PETA Asks FTC to Investigate Aquarium Chain for Unfair Trade Practices
For Immediate Release:
December 5, 2022
David Perle 202-483-7382
Trumbull, Conn. – This morning, PETA submitted a complaint to the Federal Trade Commission (FTC) requesting that the agency investigate SeaQuest for unfair business practices, noting that members of the public—including children and other guests in Trumbull—have been bitten and injured at the aquarium chain, which continues to market hands-on encounters with animals as safe, family-friendly entertainment.
PETA’s complaint points out that at SeaQuest Trumbull, an otter bit a child on the hand and drew blood, posing a potential rabies risk; an otter bit another child on the finger; a kinkajou scratched a young child in the face while leaping off the child’s shoulder to get to a food bowl held by another child; and a pig reportedly bit a customer’s finger.
“SeaQuest’s animal encounters have caused significant physical injury to an unsuspecting public, thereby violating the FTC Act’s prohibition on unfair trade practices,” says PETA Foundation Director of Captive Animal Law Enforcement Michelle Sinnott. “PETA is calling on the government to act before another person is wounded or worse at these facilities, which are ticking time bombs.”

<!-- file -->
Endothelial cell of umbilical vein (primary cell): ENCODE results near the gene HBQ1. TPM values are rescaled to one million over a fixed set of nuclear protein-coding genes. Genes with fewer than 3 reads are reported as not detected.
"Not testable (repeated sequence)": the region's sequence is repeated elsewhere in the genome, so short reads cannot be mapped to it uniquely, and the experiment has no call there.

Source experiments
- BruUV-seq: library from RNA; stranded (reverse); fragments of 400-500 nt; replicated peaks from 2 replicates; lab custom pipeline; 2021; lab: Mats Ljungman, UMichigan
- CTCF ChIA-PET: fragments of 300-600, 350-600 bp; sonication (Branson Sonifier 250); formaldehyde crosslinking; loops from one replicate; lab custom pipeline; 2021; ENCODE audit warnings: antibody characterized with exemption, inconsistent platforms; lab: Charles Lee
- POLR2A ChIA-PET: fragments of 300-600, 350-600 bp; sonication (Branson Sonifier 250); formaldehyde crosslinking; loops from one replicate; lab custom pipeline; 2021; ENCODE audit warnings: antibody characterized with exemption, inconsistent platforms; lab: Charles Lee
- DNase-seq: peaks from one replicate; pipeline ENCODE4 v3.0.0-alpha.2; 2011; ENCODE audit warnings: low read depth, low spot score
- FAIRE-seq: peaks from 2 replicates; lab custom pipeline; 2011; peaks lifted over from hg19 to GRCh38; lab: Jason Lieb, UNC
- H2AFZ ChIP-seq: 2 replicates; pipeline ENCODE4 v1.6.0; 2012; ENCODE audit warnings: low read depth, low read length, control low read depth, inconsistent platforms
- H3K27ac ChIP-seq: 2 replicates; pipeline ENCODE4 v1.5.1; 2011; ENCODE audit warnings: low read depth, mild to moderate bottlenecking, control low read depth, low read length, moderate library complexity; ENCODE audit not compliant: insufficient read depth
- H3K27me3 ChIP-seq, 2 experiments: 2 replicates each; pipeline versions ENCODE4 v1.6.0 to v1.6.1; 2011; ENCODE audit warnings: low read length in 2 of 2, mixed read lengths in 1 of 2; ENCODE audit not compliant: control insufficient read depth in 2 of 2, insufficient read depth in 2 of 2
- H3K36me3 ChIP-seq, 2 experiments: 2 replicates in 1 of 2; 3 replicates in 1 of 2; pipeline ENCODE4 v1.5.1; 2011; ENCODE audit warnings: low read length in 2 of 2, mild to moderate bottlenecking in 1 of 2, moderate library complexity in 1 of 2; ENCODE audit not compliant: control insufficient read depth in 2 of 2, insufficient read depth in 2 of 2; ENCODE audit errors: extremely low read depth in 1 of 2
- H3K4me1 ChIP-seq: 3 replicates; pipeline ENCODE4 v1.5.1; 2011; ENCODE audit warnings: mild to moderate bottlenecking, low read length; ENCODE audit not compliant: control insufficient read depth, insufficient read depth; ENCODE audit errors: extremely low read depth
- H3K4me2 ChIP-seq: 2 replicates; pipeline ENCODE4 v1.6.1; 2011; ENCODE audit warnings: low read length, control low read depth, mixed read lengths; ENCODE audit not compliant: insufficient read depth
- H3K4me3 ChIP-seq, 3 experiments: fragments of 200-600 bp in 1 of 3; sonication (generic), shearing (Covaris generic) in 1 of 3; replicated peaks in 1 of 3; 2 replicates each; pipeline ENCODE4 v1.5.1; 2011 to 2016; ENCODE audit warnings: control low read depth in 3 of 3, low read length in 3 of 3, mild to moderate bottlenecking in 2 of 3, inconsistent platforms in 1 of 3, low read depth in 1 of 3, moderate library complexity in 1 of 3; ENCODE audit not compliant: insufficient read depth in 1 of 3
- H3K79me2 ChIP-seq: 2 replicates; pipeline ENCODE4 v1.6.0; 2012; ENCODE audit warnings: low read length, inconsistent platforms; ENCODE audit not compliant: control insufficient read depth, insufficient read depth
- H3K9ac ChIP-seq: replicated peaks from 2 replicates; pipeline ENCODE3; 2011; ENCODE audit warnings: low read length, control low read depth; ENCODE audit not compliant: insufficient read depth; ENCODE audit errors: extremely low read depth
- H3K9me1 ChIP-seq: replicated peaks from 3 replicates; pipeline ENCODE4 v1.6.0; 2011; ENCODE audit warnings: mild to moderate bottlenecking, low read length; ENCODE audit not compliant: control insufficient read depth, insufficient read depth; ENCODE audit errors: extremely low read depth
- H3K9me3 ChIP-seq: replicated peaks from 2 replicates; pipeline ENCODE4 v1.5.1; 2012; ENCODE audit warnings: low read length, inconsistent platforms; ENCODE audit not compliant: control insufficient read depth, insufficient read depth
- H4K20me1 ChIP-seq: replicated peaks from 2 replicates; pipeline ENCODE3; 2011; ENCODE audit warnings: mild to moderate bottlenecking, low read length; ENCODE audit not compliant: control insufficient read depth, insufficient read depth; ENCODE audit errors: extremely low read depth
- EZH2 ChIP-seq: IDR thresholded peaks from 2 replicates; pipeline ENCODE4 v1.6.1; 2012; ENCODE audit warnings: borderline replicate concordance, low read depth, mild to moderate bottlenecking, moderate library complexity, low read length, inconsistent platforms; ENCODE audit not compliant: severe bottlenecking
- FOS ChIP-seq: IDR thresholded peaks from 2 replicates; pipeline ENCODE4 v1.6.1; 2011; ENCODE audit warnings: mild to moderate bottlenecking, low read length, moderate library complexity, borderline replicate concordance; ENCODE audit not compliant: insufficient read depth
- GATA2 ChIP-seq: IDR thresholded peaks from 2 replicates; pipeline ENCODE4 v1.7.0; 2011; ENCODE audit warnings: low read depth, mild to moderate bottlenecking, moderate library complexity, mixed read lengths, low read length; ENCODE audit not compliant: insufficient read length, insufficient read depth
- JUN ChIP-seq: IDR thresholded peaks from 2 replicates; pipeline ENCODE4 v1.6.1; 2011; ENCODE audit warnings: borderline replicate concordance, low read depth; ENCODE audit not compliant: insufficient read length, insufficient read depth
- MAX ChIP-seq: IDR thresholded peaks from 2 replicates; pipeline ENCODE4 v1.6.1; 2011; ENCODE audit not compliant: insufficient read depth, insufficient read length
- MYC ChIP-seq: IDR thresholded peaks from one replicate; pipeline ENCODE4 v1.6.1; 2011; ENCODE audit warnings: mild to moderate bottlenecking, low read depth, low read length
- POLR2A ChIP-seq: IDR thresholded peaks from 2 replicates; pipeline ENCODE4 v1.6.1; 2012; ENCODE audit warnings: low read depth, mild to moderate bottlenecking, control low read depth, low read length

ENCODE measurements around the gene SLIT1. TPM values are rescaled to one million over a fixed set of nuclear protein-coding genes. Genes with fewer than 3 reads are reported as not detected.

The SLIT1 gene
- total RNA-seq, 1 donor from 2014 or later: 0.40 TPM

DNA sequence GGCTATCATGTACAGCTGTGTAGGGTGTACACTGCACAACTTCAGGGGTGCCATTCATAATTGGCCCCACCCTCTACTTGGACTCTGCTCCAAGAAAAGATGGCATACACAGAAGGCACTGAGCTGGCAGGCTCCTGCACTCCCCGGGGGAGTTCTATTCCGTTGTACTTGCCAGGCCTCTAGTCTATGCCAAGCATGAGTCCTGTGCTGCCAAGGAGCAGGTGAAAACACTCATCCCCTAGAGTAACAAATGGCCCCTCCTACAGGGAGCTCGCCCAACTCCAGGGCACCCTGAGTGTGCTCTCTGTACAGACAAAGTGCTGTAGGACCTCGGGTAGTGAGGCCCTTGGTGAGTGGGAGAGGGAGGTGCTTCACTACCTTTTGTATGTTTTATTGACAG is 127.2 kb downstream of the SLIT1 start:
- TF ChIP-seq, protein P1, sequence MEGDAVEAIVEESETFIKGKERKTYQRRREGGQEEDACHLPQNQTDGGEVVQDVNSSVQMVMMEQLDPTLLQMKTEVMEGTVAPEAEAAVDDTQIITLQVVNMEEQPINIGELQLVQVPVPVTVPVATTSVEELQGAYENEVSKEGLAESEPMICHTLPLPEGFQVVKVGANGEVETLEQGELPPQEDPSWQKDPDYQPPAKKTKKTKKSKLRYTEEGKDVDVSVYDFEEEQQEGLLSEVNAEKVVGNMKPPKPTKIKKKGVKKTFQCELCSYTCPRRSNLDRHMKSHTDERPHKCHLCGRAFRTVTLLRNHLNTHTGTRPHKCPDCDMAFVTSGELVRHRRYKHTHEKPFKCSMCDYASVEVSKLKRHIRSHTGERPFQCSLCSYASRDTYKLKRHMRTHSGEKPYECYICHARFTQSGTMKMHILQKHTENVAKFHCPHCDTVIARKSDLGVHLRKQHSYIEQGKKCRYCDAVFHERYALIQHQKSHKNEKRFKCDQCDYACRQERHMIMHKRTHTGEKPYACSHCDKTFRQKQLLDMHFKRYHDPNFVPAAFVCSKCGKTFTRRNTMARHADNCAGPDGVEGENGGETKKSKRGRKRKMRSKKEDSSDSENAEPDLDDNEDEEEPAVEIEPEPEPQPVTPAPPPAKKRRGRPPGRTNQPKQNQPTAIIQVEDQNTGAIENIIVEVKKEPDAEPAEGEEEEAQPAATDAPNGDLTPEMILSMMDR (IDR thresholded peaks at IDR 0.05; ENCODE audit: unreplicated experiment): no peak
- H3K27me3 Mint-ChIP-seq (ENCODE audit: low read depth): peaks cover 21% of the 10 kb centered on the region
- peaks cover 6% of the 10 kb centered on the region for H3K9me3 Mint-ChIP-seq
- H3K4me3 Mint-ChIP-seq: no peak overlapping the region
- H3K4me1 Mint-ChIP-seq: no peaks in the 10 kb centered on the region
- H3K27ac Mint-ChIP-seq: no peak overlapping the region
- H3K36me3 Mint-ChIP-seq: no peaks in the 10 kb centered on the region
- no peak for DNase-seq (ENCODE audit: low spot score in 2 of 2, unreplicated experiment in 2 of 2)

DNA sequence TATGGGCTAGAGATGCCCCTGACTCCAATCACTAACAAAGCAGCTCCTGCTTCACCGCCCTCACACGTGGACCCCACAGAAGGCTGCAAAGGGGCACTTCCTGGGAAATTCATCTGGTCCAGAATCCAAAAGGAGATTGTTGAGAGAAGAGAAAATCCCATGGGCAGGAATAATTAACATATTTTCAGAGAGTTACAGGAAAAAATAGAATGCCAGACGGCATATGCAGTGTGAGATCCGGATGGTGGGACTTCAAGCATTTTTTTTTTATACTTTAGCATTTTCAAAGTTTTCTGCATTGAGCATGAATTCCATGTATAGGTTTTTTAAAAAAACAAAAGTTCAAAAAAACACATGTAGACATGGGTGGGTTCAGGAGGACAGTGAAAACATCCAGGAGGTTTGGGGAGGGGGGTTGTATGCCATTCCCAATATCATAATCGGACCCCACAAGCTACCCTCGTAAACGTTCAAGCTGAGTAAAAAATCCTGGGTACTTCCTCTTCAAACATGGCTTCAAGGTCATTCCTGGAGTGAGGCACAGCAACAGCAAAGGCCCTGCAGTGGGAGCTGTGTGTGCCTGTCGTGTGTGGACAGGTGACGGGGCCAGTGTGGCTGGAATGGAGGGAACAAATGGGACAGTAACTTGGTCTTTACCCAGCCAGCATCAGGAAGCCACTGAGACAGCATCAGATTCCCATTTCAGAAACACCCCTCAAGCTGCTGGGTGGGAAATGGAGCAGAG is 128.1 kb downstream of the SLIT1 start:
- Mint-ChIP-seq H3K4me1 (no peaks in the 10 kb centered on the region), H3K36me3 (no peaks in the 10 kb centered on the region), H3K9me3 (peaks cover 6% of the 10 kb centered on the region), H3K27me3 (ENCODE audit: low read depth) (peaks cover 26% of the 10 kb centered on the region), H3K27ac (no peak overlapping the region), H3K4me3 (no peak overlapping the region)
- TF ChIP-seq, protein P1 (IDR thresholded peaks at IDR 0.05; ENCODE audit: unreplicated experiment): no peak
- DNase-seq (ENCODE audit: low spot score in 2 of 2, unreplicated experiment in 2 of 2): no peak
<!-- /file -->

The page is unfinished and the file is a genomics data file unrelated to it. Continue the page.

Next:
Just a month after SeaQuest Trumbull opened, it received a formal warning from the Connecticut Department of Energy and Environmental Protection (DEEP), and it’s been in hot water with that agency ever since, largely because of injuries to guests. At the end of last year, PETA requested that DEEP revoke SeaQuest’s exempt exhibitor status. In May, state officials sent a letter to SeaQuest formally terminating its status as an exempt exhibitor. SeaQuest appealed that decision, and out of that appeal came a settlement agreement that required the facility to remove a porcupine and two kinkajous but allowed it to maintain its exempt exhibitor status.
PETA—whose motto reads, in part, that “animals are not ours to use for entertainment” and which opposes speciesism, a human-supremacist worldview—notes that hundreds of animals have died at SeaQuest locations across the country. The chain’s CEO, Vince Covino, was fined $5,000 in 2017 for violations of the Idaho Uniform Securities Act after failing to reveal a prior disciplinary action to potential investors.
After discussions with PETA, Sam’s Club confirmed that it would end its sale of tickets to SeaQuest, due to the chain’s string of animal deaths, neglect, legal violations, and injuries to employees and the public.